The past two years have underscored how quickly normal life can be upended. While the covid-19 pandemic will hopefully be the most significant event of its kind in our lifetimes, these kinds of sudden upheavals are not new – think the 2011 tsunami, foot and mouth disease or swine flu – and will continue to pose threats to businesses across every region and every sector.
According to Gartner, we can expect business interruptions lasting longer than a month to strike every 3.7 years. At times like this, operations change rapidly, systems fail, and uncertainty abounds. As the world has become more interconnected, with longer supply chains and more reach into different global markets, a company’s odds of facing disruption – and the extent of its consequences – also expand.
Anticipated vs. unanticipated
No one company can account for all risks. In fact, as analysts at McKinsey point out, we can think of these kinds of interruptions as anticipated versus unanticipated. Certain events, such as hurricane and bushfire seasons, can be prepared for. The other category includes black swan events or cyber-attacks, which can be prepared for to an extent – by adding the systems or developing the right culture to be able to deal with such disruption.
It’s never been more important to work out where weaknesses can creep into supply chains and work towards a stronger strategy for bouncing back. During the pandemic, and other previous crises, it was evident how well some companies were able to deal with being plunged into the unknown versus others that floundered.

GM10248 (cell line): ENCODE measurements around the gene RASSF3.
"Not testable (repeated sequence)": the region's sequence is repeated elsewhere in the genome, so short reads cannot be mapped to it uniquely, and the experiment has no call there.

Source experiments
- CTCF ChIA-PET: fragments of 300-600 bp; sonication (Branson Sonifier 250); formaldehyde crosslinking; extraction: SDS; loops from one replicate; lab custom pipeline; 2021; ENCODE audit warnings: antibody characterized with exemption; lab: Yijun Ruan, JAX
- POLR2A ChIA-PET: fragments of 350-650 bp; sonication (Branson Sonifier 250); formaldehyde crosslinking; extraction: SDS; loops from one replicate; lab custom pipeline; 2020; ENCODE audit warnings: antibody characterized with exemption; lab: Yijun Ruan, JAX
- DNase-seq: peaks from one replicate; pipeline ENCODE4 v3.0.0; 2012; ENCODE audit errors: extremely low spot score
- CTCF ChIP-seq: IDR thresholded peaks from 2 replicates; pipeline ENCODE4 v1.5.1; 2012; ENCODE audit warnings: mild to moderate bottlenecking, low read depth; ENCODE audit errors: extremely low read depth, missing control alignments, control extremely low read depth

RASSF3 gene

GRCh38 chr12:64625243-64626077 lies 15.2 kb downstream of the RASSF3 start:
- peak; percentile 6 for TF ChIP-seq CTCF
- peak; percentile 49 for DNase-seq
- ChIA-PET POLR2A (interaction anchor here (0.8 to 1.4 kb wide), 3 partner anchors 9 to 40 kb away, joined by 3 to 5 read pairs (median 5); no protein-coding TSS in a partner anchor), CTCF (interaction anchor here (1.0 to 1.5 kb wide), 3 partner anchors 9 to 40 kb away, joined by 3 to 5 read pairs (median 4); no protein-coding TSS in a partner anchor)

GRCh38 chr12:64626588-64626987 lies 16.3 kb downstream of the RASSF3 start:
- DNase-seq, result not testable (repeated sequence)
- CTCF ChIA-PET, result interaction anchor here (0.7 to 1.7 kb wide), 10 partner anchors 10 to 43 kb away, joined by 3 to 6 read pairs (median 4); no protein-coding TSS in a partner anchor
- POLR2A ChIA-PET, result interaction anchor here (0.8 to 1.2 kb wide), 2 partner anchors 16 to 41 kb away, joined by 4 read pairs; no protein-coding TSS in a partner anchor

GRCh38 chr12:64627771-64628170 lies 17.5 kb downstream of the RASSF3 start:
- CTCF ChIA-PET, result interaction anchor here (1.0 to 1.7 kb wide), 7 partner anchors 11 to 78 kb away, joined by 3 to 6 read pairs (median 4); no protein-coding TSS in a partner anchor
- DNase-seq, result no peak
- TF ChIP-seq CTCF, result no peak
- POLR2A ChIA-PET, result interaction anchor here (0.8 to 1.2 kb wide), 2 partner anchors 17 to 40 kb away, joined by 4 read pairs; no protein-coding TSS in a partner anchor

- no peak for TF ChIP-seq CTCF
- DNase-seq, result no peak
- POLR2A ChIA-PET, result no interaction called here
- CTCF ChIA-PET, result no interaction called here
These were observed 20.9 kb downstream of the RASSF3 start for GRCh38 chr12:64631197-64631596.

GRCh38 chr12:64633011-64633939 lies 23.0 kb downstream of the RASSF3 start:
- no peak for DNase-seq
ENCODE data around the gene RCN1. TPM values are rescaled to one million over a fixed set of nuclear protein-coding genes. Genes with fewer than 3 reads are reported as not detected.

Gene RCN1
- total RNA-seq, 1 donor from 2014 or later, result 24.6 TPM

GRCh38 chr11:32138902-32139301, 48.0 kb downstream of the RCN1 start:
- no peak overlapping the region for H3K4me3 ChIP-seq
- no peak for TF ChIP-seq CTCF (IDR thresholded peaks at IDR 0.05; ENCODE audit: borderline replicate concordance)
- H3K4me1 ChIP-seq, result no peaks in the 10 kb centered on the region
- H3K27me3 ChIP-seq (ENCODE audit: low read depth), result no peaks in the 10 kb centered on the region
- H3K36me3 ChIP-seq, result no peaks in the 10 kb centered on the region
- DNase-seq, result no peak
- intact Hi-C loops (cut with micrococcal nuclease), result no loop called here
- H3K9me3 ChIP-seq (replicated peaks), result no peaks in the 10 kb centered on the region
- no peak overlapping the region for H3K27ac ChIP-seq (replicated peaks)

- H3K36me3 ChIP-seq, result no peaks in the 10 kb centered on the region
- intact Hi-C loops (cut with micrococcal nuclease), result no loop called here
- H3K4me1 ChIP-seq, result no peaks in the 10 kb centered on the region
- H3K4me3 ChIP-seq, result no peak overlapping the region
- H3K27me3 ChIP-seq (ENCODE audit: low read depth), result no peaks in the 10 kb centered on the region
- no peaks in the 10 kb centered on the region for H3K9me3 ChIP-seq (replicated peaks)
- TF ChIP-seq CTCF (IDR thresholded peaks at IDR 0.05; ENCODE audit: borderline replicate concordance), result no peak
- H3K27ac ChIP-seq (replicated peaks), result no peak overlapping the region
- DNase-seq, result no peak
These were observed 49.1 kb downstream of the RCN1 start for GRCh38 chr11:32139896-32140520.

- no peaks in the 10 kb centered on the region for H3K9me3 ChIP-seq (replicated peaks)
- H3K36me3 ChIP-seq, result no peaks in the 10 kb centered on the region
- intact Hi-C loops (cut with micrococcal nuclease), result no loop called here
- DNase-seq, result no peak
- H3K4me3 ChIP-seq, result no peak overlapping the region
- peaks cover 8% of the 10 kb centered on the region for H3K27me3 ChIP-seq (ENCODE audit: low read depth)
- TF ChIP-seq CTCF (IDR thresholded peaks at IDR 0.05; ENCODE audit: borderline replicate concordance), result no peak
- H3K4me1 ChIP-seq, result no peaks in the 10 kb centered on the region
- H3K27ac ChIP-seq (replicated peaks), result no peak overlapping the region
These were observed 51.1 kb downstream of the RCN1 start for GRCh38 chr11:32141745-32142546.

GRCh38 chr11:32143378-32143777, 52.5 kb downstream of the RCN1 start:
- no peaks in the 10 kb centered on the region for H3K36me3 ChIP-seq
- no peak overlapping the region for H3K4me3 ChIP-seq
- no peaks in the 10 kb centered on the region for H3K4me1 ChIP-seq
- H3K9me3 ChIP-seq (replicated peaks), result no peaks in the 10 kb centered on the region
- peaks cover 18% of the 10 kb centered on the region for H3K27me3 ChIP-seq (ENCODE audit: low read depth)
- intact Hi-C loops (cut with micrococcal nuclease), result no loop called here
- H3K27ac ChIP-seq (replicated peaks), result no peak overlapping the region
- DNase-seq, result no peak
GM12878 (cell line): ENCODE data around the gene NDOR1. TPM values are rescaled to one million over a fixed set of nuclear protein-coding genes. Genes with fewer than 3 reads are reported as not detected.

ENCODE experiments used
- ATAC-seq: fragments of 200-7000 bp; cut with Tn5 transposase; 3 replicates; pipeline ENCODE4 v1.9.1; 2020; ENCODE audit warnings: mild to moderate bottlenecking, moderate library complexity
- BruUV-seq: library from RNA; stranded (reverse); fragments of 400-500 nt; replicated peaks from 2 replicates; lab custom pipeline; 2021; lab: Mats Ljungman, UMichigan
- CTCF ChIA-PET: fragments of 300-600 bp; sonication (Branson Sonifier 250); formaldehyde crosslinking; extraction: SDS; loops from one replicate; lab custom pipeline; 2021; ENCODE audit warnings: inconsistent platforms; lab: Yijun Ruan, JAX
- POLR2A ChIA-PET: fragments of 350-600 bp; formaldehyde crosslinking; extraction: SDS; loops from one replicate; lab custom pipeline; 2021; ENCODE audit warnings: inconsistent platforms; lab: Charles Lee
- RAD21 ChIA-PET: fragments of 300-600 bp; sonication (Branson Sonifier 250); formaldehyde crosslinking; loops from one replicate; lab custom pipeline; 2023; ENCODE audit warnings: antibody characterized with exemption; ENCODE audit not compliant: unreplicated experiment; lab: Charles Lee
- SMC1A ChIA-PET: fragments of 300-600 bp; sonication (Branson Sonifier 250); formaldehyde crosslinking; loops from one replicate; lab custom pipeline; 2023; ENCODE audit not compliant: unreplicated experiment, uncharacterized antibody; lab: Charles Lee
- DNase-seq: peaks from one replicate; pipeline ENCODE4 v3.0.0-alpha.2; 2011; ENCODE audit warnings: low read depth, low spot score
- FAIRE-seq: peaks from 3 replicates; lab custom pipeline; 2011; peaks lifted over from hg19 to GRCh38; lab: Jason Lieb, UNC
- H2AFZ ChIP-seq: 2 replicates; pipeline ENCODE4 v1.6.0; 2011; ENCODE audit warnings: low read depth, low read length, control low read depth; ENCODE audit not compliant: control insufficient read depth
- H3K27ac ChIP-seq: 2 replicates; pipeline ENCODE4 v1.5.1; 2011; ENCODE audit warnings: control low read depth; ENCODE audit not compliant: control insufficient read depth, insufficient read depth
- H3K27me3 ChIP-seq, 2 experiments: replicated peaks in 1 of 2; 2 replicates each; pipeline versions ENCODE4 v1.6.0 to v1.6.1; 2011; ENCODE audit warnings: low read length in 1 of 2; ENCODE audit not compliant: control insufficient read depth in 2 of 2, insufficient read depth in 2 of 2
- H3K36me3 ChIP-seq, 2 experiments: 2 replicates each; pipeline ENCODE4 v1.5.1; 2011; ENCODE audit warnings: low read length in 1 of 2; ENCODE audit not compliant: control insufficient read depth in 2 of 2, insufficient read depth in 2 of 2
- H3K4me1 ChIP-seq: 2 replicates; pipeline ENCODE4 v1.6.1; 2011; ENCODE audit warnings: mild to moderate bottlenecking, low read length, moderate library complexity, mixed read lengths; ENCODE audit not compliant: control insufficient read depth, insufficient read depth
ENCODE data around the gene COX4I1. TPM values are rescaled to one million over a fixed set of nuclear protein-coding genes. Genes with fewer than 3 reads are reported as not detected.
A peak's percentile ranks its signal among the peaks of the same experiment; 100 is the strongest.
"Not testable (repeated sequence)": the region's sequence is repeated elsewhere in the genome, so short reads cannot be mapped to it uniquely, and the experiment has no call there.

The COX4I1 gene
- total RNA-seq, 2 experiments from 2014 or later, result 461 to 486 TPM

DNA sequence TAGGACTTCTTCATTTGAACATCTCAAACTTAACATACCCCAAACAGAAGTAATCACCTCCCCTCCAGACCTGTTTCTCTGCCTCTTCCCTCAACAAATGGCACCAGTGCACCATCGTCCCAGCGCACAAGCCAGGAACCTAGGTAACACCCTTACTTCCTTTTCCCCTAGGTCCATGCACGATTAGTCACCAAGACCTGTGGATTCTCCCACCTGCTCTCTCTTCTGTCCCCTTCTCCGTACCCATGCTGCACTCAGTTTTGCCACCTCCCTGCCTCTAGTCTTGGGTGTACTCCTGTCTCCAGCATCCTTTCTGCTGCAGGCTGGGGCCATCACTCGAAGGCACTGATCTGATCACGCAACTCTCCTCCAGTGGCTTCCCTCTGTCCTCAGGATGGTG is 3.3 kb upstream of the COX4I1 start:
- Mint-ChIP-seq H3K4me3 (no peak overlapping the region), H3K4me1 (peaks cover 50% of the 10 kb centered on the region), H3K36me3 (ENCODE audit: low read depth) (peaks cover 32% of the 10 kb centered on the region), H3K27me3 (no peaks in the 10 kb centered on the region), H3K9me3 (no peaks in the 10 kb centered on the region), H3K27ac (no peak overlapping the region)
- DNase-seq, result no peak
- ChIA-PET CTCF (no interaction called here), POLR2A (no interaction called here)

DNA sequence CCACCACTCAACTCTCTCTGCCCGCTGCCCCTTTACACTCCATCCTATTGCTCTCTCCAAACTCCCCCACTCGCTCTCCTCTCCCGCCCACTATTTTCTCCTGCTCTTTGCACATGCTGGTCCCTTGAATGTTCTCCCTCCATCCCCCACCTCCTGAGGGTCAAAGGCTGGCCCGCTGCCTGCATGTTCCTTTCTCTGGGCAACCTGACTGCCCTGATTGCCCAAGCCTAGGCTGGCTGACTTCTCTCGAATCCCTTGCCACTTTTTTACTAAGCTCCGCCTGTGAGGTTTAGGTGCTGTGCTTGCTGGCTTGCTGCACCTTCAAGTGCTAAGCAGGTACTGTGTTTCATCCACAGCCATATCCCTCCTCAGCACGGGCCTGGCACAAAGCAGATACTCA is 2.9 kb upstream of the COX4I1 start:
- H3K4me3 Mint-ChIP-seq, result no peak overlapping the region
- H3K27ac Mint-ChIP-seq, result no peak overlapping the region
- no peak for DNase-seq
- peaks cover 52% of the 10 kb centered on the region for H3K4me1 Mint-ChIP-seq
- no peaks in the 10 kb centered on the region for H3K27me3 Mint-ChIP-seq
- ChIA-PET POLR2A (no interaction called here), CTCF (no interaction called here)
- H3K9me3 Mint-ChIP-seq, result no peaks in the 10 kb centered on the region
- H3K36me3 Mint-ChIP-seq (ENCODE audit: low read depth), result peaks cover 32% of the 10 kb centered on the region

This resiliency has several benefits – the obvious ones being able to reduce revenue losses and getting back to something representing business-as-usual quicker. However, resiliency could also mean that companies instead stand to improve their operations and even profit during crisis periods, setting themselves above their competition.
Only as strong as your weakest link
This is where the importance of strong partnerships comes in. As the adage goes, you’re only as strong as your weakest link – not only can your own suppliers see difficulties, but your supplier’s suppliers could fail too, adding to this complicated picture.
Finding a partner that is experienced in dealing with supply-chain disruptions and has built resiliency into their own operations will therefore strengthen your own. This can also be viewed as a type of collaboration. Offloading some of your operations on to a trusted partner, can relieve some of the stress and allow internal resources to be better deployed.
It’s important to look for a partner that understands how resilient supply chains are formed. But, in order to find such a company in the first place, we must know what to look out for ourselves. There are myriad ways that resiliency can be built into supply chains – which are as diverse as the regions and industries that companies work in.
Internal and external resilience